What is insomnia?
Nowadays many people have trouble falling asleep or may wake up frequently during the night or early in the morning. Insomnia is a problem if it affects your daytime activities. Insomnia has many possible causes, including stress, anxiety, depression, poor sleep habits, circadian rhythm disorders (such as jet lag), and taking certain medications.
People with insomnia tend to have difficulty falling asleep (onset), staying asleep (maintenance), and/or they wake up too early in the morning. Treatment for insomnia can include behavioral, psychological, medical components or some combination thereof. You and your doctor will need to talk about your particular situation and history of insomnia, as well as its causes, to decide on the best treatment plan.
A brief episode of difficulty sleeping. Acute insomnia is usually caused by a life event, such as a stressful change in a person's job, receiving bad news, or travel. Often acute insomnia resolves without any treatment.
A long-term pattern of difficulty sleeping. Insomnia is usually considered chronic if a person has trouble falling asleep or staying asleep at least three nights per week for three months or longer. Some people with chronic insomnia have a long-standing history of difficulty sleeping. Chronic insomnia has many causes.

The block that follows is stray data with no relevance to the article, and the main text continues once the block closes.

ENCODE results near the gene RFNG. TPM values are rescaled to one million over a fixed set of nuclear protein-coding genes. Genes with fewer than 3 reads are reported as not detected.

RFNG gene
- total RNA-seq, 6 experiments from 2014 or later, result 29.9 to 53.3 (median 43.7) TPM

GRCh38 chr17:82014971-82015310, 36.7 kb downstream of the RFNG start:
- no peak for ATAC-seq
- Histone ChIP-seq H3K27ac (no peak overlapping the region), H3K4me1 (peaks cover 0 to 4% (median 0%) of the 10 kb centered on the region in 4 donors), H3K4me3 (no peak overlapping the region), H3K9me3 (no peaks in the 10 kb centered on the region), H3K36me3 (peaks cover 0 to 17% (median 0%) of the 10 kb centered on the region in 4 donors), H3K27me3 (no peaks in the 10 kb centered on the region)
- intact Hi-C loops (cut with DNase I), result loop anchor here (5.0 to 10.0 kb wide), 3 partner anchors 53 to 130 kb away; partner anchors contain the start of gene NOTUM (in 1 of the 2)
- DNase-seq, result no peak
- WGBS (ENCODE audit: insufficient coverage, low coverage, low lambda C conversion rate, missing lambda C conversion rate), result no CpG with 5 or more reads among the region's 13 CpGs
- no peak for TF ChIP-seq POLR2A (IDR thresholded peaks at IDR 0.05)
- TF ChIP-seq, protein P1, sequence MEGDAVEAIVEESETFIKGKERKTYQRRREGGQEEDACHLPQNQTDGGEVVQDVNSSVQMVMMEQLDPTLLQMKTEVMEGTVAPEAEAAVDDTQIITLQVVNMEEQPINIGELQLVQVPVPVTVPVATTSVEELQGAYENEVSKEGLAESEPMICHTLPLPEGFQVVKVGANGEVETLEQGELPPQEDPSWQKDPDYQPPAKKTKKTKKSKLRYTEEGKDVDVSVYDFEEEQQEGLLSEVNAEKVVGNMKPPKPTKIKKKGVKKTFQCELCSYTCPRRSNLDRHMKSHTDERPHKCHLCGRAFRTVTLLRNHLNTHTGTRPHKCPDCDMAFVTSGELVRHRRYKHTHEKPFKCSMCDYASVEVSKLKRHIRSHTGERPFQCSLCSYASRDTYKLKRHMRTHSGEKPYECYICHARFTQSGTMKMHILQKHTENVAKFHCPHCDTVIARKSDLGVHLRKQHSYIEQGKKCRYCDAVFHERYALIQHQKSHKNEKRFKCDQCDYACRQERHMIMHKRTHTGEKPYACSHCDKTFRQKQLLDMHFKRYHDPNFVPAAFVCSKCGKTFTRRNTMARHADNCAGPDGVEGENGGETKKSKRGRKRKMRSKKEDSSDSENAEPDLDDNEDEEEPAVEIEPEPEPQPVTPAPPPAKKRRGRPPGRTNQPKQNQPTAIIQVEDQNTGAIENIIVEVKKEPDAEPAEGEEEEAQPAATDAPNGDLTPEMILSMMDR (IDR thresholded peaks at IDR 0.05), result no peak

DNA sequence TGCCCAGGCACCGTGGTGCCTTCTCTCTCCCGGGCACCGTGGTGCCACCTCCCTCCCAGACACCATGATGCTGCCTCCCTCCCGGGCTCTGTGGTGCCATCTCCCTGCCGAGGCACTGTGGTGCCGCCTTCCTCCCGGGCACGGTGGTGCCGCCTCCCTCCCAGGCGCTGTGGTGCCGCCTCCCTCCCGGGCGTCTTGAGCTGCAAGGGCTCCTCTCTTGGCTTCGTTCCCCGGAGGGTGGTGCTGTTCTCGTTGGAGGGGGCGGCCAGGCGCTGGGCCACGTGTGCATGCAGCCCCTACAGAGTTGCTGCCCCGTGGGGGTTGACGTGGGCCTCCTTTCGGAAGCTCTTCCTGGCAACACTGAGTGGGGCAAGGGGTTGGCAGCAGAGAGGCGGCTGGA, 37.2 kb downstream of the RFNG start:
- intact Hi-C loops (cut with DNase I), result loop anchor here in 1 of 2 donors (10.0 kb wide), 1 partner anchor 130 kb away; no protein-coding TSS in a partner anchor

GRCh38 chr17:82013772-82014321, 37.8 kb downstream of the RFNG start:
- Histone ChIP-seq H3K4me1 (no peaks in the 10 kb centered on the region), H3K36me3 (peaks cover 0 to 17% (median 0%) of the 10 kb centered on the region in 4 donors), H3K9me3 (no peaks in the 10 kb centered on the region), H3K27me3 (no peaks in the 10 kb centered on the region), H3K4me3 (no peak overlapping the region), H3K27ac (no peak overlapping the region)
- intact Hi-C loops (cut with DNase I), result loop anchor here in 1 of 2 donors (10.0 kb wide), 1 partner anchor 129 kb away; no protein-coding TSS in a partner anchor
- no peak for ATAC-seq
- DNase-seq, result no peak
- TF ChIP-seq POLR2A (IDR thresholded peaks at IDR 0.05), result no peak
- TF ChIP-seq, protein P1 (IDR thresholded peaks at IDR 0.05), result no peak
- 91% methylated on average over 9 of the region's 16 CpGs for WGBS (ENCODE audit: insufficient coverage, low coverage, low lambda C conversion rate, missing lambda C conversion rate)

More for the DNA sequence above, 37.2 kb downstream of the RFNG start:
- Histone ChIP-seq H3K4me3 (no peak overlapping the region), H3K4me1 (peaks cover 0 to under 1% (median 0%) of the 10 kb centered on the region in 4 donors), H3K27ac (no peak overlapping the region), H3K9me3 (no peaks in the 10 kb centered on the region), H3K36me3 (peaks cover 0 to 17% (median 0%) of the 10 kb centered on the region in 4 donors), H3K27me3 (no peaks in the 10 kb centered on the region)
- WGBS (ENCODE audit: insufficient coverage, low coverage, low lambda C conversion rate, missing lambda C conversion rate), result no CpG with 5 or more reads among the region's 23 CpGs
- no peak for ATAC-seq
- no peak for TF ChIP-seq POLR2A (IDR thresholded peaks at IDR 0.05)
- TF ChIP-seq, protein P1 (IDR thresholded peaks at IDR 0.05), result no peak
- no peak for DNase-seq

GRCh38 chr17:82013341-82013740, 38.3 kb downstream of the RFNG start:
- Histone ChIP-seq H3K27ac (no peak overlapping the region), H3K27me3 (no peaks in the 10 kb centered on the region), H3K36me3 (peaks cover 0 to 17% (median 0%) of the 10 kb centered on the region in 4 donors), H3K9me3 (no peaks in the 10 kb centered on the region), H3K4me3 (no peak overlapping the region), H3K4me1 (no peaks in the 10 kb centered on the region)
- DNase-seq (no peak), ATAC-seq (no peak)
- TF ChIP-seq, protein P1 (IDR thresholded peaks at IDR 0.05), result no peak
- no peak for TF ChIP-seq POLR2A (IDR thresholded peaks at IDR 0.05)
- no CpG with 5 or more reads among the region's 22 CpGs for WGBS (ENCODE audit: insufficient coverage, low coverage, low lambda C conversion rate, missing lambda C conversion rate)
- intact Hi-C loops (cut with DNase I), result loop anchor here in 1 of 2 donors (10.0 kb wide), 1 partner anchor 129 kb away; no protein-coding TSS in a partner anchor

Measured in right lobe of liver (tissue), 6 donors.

Insomnia that occurs with another condition. Psychiatric symptoms — such as anxiety and depression — are known to be associated with changes in sleep. Certain medical conditions can either cause insomnia or make a person uncomfortable at night (as in the case of arthritis or back pain, which may make it hard to sleep.
Difficulty falling asleep at the beginning of the night.
The inability to stay asleep. People with maintenance insomnia wake up during the night and have difficulty returning to sleep.
After that what should we do?
There are a number of things you can try to help yourself get a good night's sleep if you have insomnia.
^Setting regular times for going to bed and waking up.
^Relaxing before bedtime – try taking a warm bath or listening to calming music.
^Using thick curtains or blinds, an eye mask and earplugs to stop you being woken up by light and noise.
^Avoiding caffeine, nicotine, alcohol, heavy meals and exercise for a few hours before going to bed.
^Not watching TV or using phones, tablets or computers shortly before going to bed.
^Not napping during the day.
^Writing a list of your worries, and any ideas about how to solve them, before going to bed to help you forget about them until the morning
^Some people find over-the-counter sleeping tablets helpful, but they don't address the underlying problem and can have troublesome side effects.
Maybe these will help you have a good sleep!